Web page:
You are not lucky to be here. The world needs your perspective. They are lucky to have you.
Antonio Tijerino, President & CEO of the Hispanic Heritage Foundation
Accessing Financial Aid: The FAFSA
FAFSA stands for Free Application for Federal Student Aid. The largest provider of financial aid in the country is the federal
government. In 2019, the federal government made 129.5 billion dollars in financial aid available through grants
and subsidized loans to eligible students and disbursed 30 billion dollars in Pell-grants.
Eligibility for FAFSA
- Citizen or eligible non-citizen
- Must have a valid SSN
- Not be in default on a student loan
- Be registered with the Selective Service (If you are male)
- No Drug convictions
The FAFSA-When & Which One?
Which FAFSA do I need to fill out?
You will begin your first year in college in 2021.
Thus, you will fill out the 2021-2022 FAFSA
When is fafsa available?
FAFSA becomes available October 1, 2020. Complete it as soon as possible!
What taxes will I need?
You need to use the Federal Tax Return that has already been completed from two years prior. You will use the 2019 Tax Return
Do I just have to do it once?
The FAFSA must be filed each year your need financial aid. Good news, the FAFSA is available on October 1 of each year.
Be on the lookout, many schools have priority deadlines for FAFSA applicants. Many organizations use FAFSA data to determine your eligibility for private scholarships.
Applying for Financial Aid: FAFSA
First Steps: Make a FSA ID
- Visit: https://fsaid.ed.gov/ to create your FSA ID
- Your parent will also need an FSA ID
Use irs Data Retrieval Tool
- Use the IRS Data Retrieval Tool which will import your tax data into FAFSA.
- Watch for your Student Aid Report (SAR), where EFC is included
- Note: Parents without a social security number can still fill out the FAFSA, using all zeros in place of a SSN. They must sign a paper signature page instead of signing the FAFSA electronically. Allow extra time for this process (up to 4 weeks).
TIP: Get an estimate of federal financial aid eligibility.
- “My ethnicity or age makes me ineligible for federal student aid.”
- “I support myself, so I don’t have to include parent info on the FAFSA.”
- “The FAFSA is too hard to fill out.”
FAFSA Common Mistakes
- Paying to complete the FAFSA
- Not completing the FAFSA
- Not using the correct website
- Not getting your FSA ID ahead of time
- Waiting to fill out the FAFSA, be mindful of school and state deadlines
- Not using your FSA ID to start the FAFSA
- Not reading carefully, accuracy is important
- Inputting incorrect information, name and SSN must match!
- Not reporting parent information
- Listing only one college—you can list up to ten!
- Not signing the FAFSA—this will delay your application
Tips for Success
- Create your FSA ID as soon as possible. Go to fsaid.ed.gov
- Gather the documents needed to apply before you start the FAFSA
- Use the DRT, Data Retrieval Tool, to automatically load your IRS data into the FAFSA
- Read all instructions carefully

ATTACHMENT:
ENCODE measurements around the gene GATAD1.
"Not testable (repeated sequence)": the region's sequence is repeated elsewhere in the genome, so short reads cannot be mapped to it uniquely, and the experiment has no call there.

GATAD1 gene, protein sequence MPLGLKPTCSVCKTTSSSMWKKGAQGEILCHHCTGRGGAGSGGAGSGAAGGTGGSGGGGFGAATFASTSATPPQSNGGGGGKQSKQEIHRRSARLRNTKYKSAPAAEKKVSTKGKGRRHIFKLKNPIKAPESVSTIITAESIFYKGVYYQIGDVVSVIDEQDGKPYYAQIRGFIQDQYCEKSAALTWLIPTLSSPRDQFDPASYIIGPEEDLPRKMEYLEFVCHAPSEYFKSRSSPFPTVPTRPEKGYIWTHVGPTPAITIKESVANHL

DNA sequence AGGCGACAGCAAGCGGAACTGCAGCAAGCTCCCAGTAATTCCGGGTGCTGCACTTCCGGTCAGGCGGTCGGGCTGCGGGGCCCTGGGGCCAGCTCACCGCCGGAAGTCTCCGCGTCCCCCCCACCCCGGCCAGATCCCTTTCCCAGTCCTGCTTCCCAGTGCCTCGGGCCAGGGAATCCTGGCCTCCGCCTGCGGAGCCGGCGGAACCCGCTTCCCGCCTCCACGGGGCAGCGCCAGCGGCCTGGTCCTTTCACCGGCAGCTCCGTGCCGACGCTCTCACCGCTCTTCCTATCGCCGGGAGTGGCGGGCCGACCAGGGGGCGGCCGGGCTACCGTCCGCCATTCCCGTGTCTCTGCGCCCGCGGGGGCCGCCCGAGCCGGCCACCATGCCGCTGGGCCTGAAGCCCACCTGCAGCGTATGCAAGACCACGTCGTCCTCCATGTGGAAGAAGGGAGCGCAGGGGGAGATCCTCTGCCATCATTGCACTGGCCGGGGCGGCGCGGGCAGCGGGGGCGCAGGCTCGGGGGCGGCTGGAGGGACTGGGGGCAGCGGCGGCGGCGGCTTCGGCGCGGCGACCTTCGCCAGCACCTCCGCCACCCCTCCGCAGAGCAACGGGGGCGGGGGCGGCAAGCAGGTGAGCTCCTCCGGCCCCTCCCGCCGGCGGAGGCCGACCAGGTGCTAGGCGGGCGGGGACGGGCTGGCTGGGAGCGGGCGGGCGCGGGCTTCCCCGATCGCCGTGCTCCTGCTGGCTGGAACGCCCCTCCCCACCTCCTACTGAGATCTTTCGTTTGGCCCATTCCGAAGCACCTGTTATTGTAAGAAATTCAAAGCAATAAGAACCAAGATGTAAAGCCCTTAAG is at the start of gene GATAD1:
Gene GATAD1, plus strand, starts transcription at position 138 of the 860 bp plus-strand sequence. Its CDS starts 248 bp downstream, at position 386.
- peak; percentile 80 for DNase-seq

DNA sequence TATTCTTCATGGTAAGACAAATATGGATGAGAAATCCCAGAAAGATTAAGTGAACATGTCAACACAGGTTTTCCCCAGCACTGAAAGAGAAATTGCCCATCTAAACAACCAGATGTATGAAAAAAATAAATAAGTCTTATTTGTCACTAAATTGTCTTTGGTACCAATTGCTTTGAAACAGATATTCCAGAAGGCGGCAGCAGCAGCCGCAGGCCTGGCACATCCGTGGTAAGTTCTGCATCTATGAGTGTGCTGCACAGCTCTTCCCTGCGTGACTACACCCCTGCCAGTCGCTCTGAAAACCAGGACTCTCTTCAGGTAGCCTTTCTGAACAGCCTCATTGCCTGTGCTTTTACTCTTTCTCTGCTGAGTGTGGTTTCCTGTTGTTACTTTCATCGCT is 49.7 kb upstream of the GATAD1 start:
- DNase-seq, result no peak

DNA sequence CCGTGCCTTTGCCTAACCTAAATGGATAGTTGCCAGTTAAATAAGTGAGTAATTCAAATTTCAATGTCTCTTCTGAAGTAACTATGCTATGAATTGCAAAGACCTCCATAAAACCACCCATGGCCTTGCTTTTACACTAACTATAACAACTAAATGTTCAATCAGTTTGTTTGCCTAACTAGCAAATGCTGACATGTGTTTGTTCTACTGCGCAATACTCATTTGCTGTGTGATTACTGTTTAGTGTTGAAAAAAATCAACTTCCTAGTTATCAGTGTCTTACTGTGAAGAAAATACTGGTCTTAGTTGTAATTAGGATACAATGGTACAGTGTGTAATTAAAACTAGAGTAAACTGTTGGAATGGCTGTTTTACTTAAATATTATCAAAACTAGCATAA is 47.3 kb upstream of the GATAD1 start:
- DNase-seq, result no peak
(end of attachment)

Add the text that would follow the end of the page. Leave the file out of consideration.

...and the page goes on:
- Apply early, as soon after October 1 as possible
- List up to 10 colleges on your FAFSA
Remember to sign the FAFSA
- Have your parents sign the FAFSA
- Read all email from FSA carefully and fully
- Keep copies for your records
What Happens After the FAFSA Submission?
- Institutions will take into account your family’s EFC (Expected Family Contribution) as calculated on the online Student Aid Report (SAR)
- Financial aid packets can be developed from all institutions where the student was admitted
- If schools are not able to meet full need, students will need to rely on other aid alternatives (such as outside scholarships, other loans, work, etc.).
- It is important to compare all financial aid packets available and keep in mind what the student is looking for in a college
- Check your email on a regular basis for updates, corrections or important notices!
Additional Financial Aid Forms
- CSS Profile
- Institutional Applications for Student Aid
- State Applications for Student Aid
- Non-Custodial Parent Profile
- Non-Custodial Waiver forms
Loans sound scary, but your education is a life-long investment! If student/parent loans are offered in a financial aid packet, families should understand the different types:
- Subsidized: no interest is accumulated while in school
- Unsubsidized: interest accrues while in college
Federal Direct Loans
- Government guaranteed, annual limits apply to loans to students
- Unsubsidized – qualify regardless of family income
- Subsidized – require student and family to show financial need
Federal PLUS Loans
- For parents and graduate students
- Fixed interest rates
- Can cover the cost of education, COA
- Not need-based
- Unsubsidized (interest accrues while in college)
Private (student) loans
• Can cover the cost of tuition and other eligible educated-related expenses, COA
• Credit based and students might need a cosigner
How much money can I borrow in federal student loans?
- First Year Undergraduate Annual Loan Limit: $5,500
- No more than $3,500 in Subsidized Loans
- The amount you can borrow depends on many factors, including
- your year in college. You can find the limits per year here: https://studentaid.ed.gov/sa/types/loans/subsidized-unsubsidized
Why should I take out federal student loans?
- Federal student loans offer many benefits compared to other options you may consider when paying for college
- The interest rate on federal student loans is almost always lower than that on private loans—and much lower than that on a credit card!
- You don’t need a credit check or a cosigner to get most federal student loans.
- Federal student loans offer flexible repayment plans and options to postpone your loan payments if you’re having trouble making payments.
- If you work in certain jobs, you may be eligible to have a portion of your federal student loans forgiven if you meet certain conditions.